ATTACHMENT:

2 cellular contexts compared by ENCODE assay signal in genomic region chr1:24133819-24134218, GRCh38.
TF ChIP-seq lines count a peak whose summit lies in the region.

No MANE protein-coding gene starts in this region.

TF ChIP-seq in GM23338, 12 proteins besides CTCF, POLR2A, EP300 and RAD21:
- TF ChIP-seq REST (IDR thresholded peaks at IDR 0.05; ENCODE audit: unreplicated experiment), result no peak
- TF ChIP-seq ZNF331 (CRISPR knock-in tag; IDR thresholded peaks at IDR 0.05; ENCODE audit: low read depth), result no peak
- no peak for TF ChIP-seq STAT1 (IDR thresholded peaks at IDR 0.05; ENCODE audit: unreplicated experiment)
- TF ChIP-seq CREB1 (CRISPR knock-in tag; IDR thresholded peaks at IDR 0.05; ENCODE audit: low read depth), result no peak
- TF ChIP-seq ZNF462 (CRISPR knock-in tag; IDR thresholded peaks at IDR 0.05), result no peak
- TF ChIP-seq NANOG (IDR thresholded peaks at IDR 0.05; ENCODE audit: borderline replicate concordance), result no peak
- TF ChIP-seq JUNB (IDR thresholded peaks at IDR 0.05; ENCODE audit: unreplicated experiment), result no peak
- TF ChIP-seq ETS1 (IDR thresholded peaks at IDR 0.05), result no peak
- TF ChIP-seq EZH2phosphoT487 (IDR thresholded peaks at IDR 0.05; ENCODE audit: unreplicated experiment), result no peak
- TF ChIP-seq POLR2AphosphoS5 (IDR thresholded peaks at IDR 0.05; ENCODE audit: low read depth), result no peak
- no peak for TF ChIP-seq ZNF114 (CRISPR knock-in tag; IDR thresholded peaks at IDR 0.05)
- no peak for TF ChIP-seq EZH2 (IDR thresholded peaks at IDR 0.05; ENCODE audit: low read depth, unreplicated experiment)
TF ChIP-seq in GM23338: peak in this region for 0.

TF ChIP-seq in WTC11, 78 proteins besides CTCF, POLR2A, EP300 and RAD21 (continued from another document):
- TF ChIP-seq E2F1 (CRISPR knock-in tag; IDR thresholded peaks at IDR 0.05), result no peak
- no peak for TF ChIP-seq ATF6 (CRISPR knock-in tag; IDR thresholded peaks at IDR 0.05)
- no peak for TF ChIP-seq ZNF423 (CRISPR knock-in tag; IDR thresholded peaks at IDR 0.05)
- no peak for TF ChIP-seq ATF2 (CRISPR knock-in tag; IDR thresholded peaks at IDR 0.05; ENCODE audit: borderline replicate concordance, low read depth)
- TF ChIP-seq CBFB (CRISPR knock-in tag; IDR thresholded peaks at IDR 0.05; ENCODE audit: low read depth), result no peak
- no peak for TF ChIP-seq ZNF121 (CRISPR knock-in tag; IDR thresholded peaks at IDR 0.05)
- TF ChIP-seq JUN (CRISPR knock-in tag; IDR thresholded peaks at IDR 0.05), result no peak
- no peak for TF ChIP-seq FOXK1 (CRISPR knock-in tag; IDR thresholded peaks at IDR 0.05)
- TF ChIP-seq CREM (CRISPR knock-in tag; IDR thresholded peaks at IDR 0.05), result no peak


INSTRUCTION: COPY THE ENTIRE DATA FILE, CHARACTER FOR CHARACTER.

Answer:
2 cellular contexts compared by ENCODE assay signal in genomic region chr1:24133819-24134218, GRCh38.
TF ChIP-seq lines count a peak whose summit lies in the region.

No MANE protein-coding gene starts in this region.

TF ChIP-seq in GM23338, 12 proteins besides CTCF, POLR2A, EP300 and RAD21:
- TF ChIP-seq REST (IDR thresholded peaks at IDR 0.05; ENCODE audit: unreplicated experiment), result no peak
- TF ChIP-seq ZNF331 (CRISPR knock-in tag; IDR thresholded peaks at IDR 0.05; ENCODE audit: low read depth), result no peak
- no peak for TF ChIP-seq STAT1 (IDR thresholded peaks at IDR 0.05; ENCODE audit: unreplicated experiment)
- TF ChIP-seq CREB1 (CRISPR knock-in tag; IDR thresholded peaks at IDR 0.05; ENCODE audit: low read depth), result no peak
- TF ChIP-seq ZNF462 (CRISPR knock-in tag; IDR thresholded peaks at IDR 0.05), result no peak
- TF ChIP-seq NANOG (IDR thresholded peaks at IDR 0.05; ENCODE audit: borderline replicate concordance), result no peak
- TF ChIP-seq JUNB (IDR thresholded peaks at IDR 0.05; ENCODE audit: unreplicated experiment), result no peak
- TF ChIP-seq ETS1 (IDR thresholded peaks at IDR 0.05), result no peak
- TF ChIP-seq EZH2phosphoT487 (IDR thresholded peaks at IDR 0.05; ENCODE audit: unreplicated experiment), result no peak
- TF ChIP-seq POLR2AphosphoS5 (IDR thresholded peaks at IDR 0.05; ENCODE audit: low read depth), result no peak
- no peak for TF ChIP-seq ZNF114 (CRISPR knock-in tag; IDR thresholded peaks at IDR 0.05)
- no peak for TF ChIP-seq EZH2 (IDR thresholded peaks at IDR 0.05; ENCODE audit: low read depth, unreplicated experiment)
TF ChIP-seq in GM23338: peak in this region for 0.

TF ChIP-seq in WTC11, 78 proteins besides CTCF, POLR2A, EP300 and RAD21 (continued from another document):
- TF ChIP-seq E2F1 (CRISPR knock-in tag; IDR thresholded peaks at IDR 0.05), result no peak
- no peak for TF ChIP-seq ATF6 (CRISPR knock-in tag; IDR thresholded peaks at IDR 0.05)
- no peak for TF ChIP-seq ZNF423 (CRISPR knock-in tag; IDR thresholded peaks at IDR 0.05)
- no peak for TF ChIP-seq ATF2 (CRISPR knock-in tag; IDR thresholded peaks at IDR 0.05; ENCODE audit: borderline replicate concordance, low read depth)
- TF ChIP-seq CBFB (CRISPR knock-in tag; IDR thresholded peaks at IDR 0.05; ENCODE audit: low read depth), result no peak
- no peak for TF ChIP-seq ZNF121 (CRISPR knock-in tag; IDR thresholded peaks at IDR 0.05)
- TF ChIP-seq JUN (CRISPR knock-in tag; IDR thresholded peaks at IDR 0.05), result no peak
- no peak for TF ChIP-seq FOXK1 (CRISPR knock-in tag; IDR thresholded peaks at IDR 0.05)
- TF ChIP-seq CREM (CRISPR knock-in tag; IDR thresholded peaks at IDR 0.05), result no peak